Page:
Active Alerts Sudeten Heritage Park, BC

Severe Thunderstorm Watch
Issued at Fri 12:24 PM Jul. 19
Issued by: Environment and Climate Change Canada
Recommended Action
Lightning kills and injures Canadians every year. Remember, when thunder roars, go indoors!
Full details  
Special Air Quality Statement
Issued at Fri 11:24 AM Jul. 19
Issued by: Environment and Climate Change Canada
Description


Smoky Skies Bulletin - July 19, 2024

The Fort Nelson, B.C. Peace River, South Thompson, 100 Mile, Kootenay Lake, East Kootenay - South and the Arrow-Slocan Lake regions of BC are being impacted or likely to be impacted by wildfire smoke over the next 24-48 hours.

Lightning has been widespread across the province and can cause new fires that change smoke conditions very quickly. Smoke will be highly variable across the province as new fires become active and local winds change

The next bulletin update will be available July 20, 2024.
The bulletin can be accessed online at gov.bc.ca/airqualityadvisories.

###

The fine particles in wildfire smoke pose the main health risk. As smoke levels increase, health risks increase.

People more likely to be impacted by wildfire smoke include seniors, pregnant women and pregnant people, people who smoke, infants and young children, people who work outdoors, people involved in strenuous outdoor exercise and people with an existing illness or chronic health condition. Those who are more likely to be impacted should reduce or reschedule strenuous activities outdoors or seek medical attention if experiencing symptoms.

For more information on current air quality, visit https://www2.gov.bc.ca/gov/content/environment/air-land-water/air.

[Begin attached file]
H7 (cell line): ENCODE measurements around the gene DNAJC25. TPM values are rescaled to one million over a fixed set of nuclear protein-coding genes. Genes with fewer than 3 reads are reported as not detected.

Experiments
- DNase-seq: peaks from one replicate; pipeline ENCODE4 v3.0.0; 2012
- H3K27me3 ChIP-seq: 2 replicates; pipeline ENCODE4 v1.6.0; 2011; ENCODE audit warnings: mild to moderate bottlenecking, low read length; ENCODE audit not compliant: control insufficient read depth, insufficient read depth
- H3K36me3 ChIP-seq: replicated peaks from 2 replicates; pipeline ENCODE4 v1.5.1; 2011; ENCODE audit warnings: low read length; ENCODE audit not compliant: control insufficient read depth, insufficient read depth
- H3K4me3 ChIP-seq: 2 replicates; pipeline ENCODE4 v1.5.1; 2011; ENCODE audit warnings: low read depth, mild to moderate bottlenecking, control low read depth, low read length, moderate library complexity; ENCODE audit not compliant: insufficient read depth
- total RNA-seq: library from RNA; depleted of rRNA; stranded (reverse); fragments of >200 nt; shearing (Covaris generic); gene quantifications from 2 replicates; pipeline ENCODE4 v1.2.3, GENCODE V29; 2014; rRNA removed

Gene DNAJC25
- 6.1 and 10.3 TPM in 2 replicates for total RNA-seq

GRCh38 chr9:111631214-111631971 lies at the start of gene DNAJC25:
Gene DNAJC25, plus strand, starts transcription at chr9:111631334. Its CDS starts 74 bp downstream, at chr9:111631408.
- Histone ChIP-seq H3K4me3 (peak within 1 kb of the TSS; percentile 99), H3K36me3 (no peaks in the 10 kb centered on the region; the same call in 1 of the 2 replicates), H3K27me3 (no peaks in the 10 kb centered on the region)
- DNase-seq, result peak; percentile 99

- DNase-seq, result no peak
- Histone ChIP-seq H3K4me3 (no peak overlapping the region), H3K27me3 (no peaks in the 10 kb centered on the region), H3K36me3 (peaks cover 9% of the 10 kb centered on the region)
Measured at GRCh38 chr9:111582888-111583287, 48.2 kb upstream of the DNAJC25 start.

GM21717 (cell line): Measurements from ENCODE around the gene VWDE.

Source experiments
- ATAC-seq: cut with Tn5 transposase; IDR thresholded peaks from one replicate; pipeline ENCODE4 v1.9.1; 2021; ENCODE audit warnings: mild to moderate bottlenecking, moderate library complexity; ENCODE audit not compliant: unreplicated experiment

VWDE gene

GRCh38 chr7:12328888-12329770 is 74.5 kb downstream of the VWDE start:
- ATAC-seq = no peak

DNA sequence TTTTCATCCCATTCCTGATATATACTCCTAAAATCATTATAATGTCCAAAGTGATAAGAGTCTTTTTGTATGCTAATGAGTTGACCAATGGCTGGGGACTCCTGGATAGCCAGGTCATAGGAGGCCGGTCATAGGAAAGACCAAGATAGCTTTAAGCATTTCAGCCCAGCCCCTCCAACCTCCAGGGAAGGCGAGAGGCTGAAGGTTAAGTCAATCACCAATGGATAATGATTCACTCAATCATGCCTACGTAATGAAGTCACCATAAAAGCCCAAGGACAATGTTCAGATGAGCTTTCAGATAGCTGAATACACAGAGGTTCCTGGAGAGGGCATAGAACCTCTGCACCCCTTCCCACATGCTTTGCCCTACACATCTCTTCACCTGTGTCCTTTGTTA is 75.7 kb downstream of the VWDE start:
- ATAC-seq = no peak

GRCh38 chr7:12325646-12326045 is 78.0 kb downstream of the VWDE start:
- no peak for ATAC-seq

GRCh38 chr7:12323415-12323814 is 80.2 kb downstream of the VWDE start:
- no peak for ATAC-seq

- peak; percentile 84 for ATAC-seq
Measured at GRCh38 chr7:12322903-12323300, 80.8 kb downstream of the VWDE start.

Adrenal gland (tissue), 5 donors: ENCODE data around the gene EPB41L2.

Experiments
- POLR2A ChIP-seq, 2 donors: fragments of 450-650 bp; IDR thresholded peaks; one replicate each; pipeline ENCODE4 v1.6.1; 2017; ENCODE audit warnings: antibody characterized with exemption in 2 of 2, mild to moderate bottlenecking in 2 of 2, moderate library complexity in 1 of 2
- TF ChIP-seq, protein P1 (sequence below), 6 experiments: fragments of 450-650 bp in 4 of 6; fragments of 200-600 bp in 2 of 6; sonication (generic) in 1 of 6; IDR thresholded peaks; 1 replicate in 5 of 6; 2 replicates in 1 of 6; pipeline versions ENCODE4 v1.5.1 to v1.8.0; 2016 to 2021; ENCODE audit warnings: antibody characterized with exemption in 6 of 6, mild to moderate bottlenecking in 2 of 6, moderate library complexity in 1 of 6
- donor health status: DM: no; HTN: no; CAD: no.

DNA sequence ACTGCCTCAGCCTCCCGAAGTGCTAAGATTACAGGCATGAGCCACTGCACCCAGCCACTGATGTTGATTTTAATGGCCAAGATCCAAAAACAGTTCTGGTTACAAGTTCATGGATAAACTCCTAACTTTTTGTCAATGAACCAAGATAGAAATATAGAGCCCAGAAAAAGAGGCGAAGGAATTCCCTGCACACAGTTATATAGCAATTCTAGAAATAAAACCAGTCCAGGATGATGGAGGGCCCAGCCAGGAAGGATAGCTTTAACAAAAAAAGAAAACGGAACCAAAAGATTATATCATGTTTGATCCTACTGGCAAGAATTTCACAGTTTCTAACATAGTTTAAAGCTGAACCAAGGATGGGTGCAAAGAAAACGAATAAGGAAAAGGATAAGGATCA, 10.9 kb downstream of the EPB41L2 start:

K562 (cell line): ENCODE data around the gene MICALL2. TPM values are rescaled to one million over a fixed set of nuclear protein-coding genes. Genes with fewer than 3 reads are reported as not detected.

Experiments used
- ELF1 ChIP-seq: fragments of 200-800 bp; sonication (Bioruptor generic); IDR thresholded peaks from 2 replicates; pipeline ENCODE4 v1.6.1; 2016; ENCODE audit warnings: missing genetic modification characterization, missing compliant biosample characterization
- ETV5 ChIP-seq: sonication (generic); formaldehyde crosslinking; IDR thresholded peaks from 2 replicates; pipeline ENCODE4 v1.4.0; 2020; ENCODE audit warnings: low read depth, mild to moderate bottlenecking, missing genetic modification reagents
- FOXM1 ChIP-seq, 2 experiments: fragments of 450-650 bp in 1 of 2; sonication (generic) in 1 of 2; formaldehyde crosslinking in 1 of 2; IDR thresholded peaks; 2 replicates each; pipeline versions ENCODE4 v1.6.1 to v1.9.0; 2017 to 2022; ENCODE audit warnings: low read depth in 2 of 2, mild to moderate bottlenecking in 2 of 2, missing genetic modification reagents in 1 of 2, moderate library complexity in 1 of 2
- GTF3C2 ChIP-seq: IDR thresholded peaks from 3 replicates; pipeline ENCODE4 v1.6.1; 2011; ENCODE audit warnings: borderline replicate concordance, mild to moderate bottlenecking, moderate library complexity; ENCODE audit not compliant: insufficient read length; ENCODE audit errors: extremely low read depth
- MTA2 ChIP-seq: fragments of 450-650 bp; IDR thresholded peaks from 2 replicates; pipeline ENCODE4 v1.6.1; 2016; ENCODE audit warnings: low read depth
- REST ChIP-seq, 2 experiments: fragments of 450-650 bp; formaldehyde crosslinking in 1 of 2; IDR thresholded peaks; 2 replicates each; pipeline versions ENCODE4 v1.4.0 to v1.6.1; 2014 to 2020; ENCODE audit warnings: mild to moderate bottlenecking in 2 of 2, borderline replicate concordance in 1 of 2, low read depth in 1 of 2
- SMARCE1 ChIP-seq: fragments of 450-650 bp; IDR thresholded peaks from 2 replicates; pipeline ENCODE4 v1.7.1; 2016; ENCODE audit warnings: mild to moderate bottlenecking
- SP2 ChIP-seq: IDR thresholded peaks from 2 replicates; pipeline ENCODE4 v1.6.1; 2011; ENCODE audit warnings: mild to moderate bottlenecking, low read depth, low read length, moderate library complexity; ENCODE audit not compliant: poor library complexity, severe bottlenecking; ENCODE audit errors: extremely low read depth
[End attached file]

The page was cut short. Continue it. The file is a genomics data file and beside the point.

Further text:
Visit http://www.airhealth.ca for information on how to reduce your health risk and your personal contribution to pollution levels, as well as for current and forecast AQHI values.

Please continue to monitor alerts and forecasts issued by Environment Canada.

Recommended Action


Listen to your body and if you experience symptoms, consider reducing or stopping strenuous outdoor activities. Symptoms can include milder and more common symptoms such as eye, nose and throat irritation, as well as serious but less common symptoms such as chest pains or severe cough. If you think you are having a medical emergency, seek immediate medical assistance.

Limit time outdoors. When indoors, keep windows and doors closed as much as possible. When there is an extreme heat event occurring with poor air quality, prioritize keeping cool. Always seek out and follow health guidance from local authorities.

Protect your indoor air from wildfire smoke. Actions can include using a clean, good quality air filter in your ventilation system and/or a certified portable air purifier that can filter fine particles.

When spending time outdoors, a well-constructed, well-fitting and properly worn respirator type mask (such as a NIOSH-certified N95 or equivalent respirator) can reduce your exposure to the fine particles in the smoke. Even though exposure may be reduced, there can still be risks to health.